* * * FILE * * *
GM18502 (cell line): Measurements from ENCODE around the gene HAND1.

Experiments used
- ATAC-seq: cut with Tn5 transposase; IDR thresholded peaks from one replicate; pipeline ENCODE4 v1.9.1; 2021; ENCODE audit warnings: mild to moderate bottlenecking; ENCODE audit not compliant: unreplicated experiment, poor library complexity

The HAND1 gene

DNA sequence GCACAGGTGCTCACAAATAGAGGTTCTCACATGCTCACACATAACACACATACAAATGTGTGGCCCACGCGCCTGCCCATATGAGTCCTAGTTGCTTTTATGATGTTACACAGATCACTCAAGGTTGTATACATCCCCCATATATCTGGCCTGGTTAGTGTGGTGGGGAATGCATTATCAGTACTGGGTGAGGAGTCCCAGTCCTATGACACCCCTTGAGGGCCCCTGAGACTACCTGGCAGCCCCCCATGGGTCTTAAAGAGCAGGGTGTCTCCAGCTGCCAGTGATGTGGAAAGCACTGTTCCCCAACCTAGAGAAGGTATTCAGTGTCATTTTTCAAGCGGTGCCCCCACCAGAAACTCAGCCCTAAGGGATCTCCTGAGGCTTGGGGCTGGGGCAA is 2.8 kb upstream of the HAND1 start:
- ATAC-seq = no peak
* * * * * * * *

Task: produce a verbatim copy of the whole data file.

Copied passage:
GM18502 (cell line): Measurements from ENCODE around the gene HAND1.

Experiments used
- ATAC-seq: cut with Tn5 transposase; IDR thresholded peaks from one replicate; pipeline ENCODE4 v1.9.1; 2021; ENCODE audit warnings: mild to moderate bottlenecking; ENCODE audit not compliant: unreplicated experiment, poor library complexity

The HAND1 gene

DNA sequence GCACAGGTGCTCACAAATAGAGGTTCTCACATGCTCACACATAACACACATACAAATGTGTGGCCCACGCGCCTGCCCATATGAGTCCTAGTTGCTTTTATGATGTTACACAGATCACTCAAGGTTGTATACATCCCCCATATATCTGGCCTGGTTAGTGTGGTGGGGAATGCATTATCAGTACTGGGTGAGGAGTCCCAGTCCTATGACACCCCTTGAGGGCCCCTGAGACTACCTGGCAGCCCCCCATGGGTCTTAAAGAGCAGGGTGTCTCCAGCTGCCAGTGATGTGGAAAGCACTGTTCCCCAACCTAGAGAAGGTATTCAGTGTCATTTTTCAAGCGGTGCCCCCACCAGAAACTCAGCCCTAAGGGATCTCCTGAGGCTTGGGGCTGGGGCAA is 2.8 kb upstream of the HAND1 start:
- ATAC-seq = no peak